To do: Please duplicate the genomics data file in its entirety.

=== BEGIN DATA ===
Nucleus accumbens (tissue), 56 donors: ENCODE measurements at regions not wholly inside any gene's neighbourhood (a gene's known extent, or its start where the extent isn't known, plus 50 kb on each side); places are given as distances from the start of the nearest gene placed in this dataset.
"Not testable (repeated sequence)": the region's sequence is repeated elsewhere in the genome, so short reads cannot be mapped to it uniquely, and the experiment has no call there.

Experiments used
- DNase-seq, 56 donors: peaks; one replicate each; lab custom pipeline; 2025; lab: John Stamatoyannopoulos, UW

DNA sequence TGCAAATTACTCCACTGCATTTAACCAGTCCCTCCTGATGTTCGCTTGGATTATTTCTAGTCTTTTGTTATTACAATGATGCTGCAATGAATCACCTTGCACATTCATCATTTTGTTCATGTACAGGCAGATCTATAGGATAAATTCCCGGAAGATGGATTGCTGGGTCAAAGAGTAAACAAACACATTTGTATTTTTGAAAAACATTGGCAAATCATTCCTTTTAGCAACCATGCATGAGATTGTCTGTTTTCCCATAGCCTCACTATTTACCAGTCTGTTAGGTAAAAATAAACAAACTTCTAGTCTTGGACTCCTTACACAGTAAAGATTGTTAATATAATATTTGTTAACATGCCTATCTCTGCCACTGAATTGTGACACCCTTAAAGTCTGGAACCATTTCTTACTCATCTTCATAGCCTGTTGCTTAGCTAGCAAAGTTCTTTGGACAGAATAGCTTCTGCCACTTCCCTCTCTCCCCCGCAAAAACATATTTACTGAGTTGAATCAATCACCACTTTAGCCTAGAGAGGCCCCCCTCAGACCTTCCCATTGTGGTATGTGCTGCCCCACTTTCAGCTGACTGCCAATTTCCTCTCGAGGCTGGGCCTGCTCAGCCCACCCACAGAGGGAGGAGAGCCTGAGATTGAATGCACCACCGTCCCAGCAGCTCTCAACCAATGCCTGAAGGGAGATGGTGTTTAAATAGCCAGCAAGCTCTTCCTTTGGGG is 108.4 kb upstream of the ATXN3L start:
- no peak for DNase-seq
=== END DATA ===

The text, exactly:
Nucleus accumbens (tissue), 56 donors: ENCODE measurements at regions not wholly inside any gene's neighbourhood (a gene's known extent, or its start where the extent isn't known, plus 50 kb on each side); places are given as distances from the start of the nearest gene placed in this dataset.
"Not testable (repeated sequence)": the region's sequence is repeated elsewhere in the genome, so short reads cannot be mapped to it uniquely, and the experiment has no call there.

Experiments used
- DNase-seq, 56 donors: peaks; one replicate each; lab custom pipeline; 2025; lab: John Stamatoyannopoulos, UW

DNA sequence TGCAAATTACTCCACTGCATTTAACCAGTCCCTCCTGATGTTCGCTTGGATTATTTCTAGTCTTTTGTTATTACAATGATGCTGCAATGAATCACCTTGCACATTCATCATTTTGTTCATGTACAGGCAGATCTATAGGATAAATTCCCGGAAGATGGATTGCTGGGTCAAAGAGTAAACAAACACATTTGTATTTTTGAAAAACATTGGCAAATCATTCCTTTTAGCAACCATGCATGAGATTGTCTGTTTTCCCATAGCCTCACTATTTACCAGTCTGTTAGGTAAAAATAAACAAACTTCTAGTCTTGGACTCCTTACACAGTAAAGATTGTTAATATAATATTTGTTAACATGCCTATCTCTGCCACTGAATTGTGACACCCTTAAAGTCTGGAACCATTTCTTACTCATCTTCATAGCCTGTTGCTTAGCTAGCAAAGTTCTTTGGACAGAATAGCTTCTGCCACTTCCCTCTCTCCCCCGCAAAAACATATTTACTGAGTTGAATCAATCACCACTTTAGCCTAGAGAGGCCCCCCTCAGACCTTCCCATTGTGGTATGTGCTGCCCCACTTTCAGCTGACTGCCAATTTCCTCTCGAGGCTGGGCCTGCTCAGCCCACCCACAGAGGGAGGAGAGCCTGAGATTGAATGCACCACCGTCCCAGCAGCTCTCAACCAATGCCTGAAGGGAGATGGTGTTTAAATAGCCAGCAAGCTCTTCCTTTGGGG is 108.4 kb upstream of the ATXN3L start:
- no peak for DNase-seq